In 1326, the widowed Queen Elisenda of Montcada used her inheritance to buy this land and build a convent for the Poor Clare order of nuns, which she soon joined. The result is a jewel of Gothic architecture; an understated single-nave church with fine stained-glass windows and a beautiful three-storey 14th-century cloister. The place was out of bounds to the general public until 1983, when the nuns, a closed order, opened it up as a museum (they escaped to a nearby annexe).The site offers a fascinating insight into life in a medieval convent, taking you through the kitchens, pharmacy and refectory, with its huge vaulted ceiling. To one side is the tiny chapel of Sant Miquel, with murals dating from 1343 by Ferrer Bassa, a Catalan painter and student of Giotto. In the former dormitory next to the cloister is a selection of illuminated books, furniture and items reflecting the artistic and religious life of the community.
This private foundation is dedicated to the promotion of the photography of major Spanish and Portuguese photographers from the 1950s to the present. It also has an extensive library of Spanish and Portuguese photography books.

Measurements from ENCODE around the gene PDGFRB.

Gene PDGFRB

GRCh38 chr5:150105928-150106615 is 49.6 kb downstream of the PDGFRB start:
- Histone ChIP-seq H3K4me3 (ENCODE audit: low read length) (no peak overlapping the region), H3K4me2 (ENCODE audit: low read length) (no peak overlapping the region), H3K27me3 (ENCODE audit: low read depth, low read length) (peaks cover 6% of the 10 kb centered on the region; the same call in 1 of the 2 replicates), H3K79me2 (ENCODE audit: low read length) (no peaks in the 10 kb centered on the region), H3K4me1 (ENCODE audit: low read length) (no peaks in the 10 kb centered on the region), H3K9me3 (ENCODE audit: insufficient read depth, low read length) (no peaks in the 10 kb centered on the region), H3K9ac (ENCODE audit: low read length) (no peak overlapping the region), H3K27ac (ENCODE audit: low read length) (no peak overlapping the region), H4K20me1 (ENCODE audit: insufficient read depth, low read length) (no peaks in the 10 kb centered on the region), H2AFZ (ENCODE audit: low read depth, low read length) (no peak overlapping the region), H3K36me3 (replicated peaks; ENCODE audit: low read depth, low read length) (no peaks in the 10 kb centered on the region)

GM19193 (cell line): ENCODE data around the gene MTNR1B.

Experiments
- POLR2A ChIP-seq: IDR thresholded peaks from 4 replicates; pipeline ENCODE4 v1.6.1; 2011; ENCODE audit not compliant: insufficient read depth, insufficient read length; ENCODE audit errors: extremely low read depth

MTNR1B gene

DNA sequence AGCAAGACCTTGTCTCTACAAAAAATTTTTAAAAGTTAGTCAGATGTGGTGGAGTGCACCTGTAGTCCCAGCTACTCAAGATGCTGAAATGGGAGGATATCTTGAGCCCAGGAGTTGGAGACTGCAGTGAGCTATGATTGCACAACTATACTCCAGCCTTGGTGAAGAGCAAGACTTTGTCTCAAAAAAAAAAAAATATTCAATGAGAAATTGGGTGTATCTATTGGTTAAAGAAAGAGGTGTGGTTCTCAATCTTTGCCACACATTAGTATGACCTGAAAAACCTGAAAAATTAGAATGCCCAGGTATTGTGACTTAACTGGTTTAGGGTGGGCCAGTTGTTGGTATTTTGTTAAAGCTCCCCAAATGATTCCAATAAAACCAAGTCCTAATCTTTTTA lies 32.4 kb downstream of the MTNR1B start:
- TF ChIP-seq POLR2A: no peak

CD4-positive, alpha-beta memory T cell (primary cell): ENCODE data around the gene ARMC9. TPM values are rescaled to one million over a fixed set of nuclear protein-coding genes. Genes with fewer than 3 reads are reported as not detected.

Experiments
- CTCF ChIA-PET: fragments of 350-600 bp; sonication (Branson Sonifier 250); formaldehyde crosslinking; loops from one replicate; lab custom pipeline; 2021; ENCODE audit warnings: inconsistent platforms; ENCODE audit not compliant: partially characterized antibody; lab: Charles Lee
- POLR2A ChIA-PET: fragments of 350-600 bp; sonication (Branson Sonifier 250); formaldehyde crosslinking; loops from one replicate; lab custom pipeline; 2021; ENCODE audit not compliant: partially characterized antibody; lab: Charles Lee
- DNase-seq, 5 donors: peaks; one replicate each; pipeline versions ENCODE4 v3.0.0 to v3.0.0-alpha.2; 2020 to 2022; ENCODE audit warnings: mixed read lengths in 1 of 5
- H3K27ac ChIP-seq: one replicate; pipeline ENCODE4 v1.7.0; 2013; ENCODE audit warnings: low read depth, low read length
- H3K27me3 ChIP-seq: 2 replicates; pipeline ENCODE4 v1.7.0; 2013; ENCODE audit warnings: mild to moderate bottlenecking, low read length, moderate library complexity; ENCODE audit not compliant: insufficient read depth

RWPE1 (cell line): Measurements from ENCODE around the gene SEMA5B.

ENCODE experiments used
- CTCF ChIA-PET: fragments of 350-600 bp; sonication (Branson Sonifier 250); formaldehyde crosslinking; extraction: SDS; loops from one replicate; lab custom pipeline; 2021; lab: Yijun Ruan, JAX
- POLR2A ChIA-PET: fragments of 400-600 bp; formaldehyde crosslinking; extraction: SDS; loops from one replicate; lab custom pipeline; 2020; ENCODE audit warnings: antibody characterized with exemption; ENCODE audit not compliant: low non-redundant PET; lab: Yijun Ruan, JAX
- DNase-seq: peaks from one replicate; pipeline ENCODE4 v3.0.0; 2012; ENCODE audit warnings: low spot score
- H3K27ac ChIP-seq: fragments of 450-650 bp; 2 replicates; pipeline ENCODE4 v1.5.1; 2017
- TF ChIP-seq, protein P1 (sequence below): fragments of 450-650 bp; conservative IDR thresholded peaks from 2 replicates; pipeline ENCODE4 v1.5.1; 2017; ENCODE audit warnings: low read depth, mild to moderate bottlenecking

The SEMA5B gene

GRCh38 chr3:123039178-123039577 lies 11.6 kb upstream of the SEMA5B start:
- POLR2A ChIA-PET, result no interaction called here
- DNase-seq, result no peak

Casa Orlandai is a cultural centre in Sarrià run by locals and other neighbourhood entities. The place was created as a response to the desire for more cultural events in the area and encourages innovation, art, and peaceful coexistence. Its programming includes cultural activities such as concerts, exhibitions, seminars, conferences, family events and parties. It's not all just information about the neighbourhood either – Casa Orlandai is also home to the Café Orlandai, Ràdio Sarrià and the headquarters of the Taller d’Història de Sarrià.
Finca Güell was yet another commission that Antoni Gaudí received from his patron Eusebi Güell. The project was to remodel the mansion originally designed by architect Joan Martorell and build an enclosing wall around it, just like gatehouses.Gaudí’s design was a wall with several doors, inspired by Asian styles with hints of Mudejar influences. The main door is the most famous, thanks to its impressive dragon-shaped iron grille.
Shopping in Sarrià
A chuch pew, wooden drawers, modernist tiles, rope, chalk goats heads, natural flowers, florescent light that changes colour and felt cushions. The eclectic interior of RooM, an open project by Anaid Kupuri and Maria Roch, is a cover for creativity and insight.
In this little shop just off Avenida Diagonal and Via Augusta you will find urban, feminine clothes from such well-travelled brands as the French Sessùn or the Belgian Bellerose, Temps de Cérises and Des Petits Hauts.
Le Monde de Sophie is a shop with a Parisian air that sells stylish clothes imbued with romance. Dress yourself up in names like Sugar Hill, Traffic People, Pepa Loves, Kling and Dí Que Sí. Treat yourself to a touch of glamour to perfectly complement or spice up the basics in your wardrobe.